Here’s the good news: while the Draft Enforcement Guidelines set out strict advertising labelling requirements, a number of exemptions have also been introduced in certain scenarios. For example, if an “advertising zone” is established by the online advertisement publisher or internet information service provider, advertisements within that zone will be exempt from individual labelling. Advertisements on a company’s own official website, official public account or online app will also be exempt from labelling requirements. These exemptions will helpfully provide a legal basis for businesses to proceed without labels for advertising content published on their official channels. The Draft Enforcement Guidelines also set out specific rules for identifiability of advertisements in livestreams in recognition of its unique nature. For example, advertisements will be considered as identifiable if during the entire duration of the livestream, it is clearly indicated that the “live streamer” is the seller of the goods and services.

So, what’s next?

The proposed Draft Enforcement Guidelines represent a positive step towards bringing greater clarity on a state level to China’s advertising labelling requirements, in line with global market practices. For example, in the United Kingdom, the Advertising Standards Authority and the Competition and Markets Authority have jointly published guidance such as “Influencers' guide to making clear that ads are ads”, requiring influencers to make clear the commercial nature of advertisements by including prominent advertising labels, like “Ad”, “Advert”, “Advertising”, and “Advertisement”, but not “sp”, “spon”, “affiliate”, “collab”. Similarly, the Federal Trade Commission of the United States issued guidance such as “Disclosure 101 for Social Media Influencers” on labelling requirements. Vague terms like “sp”, “spon”, “collab”, or “thanks” are not sufficient.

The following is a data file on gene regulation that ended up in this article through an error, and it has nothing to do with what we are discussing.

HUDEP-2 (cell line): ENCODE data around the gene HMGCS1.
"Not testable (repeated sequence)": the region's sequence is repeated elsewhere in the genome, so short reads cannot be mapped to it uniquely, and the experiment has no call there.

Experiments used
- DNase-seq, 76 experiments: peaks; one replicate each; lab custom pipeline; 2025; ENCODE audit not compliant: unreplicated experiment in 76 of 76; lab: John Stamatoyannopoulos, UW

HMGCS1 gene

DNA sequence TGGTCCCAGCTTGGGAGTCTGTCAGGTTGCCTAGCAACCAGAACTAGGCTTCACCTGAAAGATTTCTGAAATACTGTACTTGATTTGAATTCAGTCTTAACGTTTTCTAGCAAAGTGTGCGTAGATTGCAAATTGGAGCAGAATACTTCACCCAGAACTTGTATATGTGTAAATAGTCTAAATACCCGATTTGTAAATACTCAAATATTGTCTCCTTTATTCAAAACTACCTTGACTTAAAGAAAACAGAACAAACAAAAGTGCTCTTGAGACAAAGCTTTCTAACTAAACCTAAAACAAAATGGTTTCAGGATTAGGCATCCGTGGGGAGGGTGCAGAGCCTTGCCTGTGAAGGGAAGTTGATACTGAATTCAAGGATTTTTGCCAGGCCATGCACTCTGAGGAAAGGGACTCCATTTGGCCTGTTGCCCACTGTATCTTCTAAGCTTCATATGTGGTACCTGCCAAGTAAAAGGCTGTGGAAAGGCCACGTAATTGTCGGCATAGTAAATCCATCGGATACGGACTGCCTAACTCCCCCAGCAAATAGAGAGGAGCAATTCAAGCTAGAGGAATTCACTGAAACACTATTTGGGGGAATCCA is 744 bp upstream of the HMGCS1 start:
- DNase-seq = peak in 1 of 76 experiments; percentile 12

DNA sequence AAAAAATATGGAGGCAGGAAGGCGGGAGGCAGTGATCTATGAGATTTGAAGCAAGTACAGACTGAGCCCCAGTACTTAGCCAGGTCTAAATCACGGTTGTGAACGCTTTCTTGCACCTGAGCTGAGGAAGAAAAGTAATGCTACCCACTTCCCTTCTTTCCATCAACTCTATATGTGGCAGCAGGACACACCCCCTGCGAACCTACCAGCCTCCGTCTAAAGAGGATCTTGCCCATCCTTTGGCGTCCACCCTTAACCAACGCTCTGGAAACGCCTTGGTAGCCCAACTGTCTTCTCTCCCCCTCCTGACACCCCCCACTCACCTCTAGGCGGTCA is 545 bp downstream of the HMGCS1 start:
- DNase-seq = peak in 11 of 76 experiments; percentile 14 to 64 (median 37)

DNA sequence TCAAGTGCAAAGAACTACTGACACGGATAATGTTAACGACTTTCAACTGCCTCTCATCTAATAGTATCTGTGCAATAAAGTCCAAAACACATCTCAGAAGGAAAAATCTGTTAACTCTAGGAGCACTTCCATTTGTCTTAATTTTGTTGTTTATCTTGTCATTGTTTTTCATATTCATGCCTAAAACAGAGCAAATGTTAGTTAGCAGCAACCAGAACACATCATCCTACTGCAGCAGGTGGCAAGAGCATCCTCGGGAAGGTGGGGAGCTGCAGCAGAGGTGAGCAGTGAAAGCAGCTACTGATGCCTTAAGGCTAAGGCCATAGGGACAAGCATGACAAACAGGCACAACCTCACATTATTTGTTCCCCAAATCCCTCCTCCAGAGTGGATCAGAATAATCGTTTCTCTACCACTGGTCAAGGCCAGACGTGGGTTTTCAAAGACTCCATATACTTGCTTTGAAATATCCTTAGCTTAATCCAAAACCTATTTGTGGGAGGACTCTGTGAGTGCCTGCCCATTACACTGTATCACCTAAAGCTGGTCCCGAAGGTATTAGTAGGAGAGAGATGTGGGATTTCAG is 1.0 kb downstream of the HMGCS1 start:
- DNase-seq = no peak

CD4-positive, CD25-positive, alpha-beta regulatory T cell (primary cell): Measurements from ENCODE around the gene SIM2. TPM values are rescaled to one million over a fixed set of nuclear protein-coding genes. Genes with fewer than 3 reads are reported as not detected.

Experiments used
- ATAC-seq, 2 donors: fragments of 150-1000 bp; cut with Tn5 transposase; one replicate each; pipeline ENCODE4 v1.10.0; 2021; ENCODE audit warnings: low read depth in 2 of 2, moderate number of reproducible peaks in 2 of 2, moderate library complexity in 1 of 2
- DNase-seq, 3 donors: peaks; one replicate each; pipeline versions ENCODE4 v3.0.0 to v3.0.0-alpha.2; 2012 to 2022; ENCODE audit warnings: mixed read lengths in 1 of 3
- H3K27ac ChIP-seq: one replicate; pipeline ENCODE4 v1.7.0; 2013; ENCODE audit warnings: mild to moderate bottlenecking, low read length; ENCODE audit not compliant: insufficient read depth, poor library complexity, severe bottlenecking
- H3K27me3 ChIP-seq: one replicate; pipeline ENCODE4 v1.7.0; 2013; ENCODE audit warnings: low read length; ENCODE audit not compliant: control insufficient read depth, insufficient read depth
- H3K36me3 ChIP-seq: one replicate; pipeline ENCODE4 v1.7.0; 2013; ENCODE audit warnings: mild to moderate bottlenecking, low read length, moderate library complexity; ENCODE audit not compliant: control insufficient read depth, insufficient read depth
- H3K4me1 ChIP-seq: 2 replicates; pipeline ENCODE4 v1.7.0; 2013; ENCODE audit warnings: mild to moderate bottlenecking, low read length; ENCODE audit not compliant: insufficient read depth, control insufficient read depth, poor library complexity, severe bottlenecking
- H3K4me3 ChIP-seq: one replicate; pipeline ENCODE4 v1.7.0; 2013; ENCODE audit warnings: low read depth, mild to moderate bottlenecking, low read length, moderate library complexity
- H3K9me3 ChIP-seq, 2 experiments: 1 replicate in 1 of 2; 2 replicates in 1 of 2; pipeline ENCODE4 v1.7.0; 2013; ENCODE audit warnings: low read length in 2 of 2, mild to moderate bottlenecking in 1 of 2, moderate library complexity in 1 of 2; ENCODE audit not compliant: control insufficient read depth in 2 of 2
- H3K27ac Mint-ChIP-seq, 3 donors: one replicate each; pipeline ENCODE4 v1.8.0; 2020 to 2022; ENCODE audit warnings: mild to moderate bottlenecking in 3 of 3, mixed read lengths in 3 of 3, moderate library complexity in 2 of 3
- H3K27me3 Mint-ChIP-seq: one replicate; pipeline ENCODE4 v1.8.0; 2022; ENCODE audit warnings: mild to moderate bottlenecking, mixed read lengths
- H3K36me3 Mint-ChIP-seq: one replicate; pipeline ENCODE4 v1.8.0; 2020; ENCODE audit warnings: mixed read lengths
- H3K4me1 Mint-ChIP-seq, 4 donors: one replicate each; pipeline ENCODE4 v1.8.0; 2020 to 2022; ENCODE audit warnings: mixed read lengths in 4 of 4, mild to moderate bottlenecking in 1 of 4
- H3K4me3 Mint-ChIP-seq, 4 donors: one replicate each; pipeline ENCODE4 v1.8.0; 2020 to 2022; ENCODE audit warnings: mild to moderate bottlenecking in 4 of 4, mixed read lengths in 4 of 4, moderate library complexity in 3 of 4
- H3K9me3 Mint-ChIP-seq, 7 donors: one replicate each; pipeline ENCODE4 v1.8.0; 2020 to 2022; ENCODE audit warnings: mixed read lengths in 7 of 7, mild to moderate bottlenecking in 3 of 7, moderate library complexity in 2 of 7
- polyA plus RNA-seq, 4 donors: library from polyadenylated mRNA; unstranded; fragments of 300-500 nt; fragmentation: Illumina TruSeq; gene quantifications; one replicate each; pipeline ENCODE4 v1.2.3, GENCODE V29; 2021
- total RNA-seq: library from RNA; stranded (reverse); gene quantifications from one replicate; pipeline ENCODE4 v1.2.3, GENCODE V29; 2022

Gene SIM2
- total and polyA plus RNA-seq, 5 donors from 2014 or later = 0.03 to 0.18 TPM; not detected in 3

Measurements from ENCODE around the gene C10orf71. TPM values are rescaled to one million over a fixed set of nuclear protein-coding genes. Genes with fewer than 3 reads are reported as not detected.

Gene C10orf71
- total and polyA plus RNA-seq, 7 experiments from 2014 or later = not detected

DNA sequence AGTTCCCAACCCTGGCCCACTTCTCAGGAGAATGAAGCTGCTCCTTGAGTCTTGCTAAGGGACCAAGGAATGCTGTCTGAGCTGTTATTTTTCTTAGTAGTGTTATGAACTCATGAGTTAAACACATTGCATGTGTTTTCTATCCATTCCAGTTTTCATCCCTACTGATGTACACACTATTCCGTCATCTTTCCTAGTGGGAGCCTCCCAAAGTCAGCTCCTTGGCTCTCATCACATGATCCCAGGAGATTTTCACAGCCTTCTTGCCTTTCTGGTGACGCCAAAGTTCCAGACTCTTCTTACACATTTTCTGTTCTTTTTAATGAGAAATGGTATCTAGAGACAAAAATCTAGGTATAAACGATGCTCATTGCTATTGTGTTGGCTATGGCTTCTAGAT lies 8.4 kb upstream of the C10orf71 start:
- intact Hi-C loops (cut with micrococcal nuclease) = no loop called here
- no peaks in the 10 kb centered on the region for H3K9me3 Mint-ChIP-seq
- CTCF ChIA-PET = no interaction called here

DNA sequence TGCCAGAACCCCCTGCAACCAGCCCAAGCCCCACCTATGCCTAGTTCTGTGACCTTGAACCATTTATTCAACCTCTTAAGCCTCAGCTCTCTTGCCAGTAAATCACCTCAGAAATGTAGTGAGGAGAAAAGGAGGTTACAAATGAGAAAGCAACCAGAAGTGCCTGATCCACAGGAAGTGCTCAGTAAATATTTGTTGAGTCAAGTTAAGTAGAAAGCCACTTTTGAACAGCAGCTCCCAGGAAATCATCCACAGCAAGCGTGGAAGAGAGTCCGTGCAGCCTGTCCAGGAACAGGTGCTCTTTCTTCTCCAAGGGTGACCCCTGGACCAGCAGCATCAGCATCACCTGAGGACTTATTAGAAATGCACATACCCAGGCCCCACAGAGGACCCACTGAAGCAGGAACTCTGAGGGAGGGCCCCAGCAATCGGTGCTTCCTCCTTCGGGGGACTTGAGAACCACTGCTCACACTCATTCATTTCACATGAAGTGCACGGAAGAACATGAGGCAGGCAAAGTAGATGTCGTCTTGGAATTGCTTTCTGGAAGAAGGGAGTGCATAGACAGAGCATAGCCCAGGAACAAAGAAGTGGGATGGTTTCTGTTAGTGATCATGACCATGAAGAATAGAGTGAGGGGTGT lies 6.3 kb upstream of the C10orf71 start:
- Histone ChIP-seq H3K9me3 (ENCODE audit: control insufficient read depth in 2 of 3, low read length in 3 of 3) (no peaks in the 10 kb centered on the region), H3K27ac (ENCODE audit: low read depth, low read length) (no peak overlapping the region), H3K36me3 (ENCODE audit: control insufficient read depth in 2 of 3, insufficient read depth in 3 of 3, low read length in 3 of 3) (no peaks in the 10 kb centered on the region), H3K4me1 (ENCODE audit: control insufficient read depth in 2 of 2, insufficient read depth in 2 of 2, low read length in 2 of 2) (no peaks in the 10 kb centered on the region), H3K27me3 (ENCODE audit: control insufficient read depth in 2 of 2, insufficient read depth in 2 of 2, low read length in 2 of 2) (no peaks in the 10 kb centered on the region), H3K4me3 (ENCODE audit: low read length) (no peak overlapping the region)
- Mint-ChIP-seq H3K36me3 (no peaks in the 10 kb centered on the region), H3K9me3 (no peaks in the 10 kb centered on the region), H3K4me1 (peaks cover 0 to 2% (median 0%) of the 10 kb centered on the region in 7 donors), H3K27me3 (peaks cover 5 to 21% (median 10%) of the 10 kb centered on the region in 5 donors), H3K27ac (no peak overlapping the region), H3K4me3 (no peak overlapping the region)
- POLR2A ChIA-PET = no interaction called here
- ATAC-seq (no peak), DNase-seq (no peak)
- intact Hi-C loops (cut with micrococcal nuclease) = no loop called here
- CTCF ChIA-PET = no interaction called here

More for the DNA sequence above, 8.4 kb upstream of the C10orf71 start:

Although the Draft Enforcement Guidelines have only been released for consultation, there is no doubt that the Chinese authorities are going to tighten enforcement actions in relation to clear labelling of advertisements, especially those on the Internet. Brands should gear their marketing teams up in anticipation of potentially more robust enforcement actions and undertake an audit of their compliance policies in relation to advertisements labelling.


advertising, asia, media, china, brands, onlineadvertising, marketing, compliance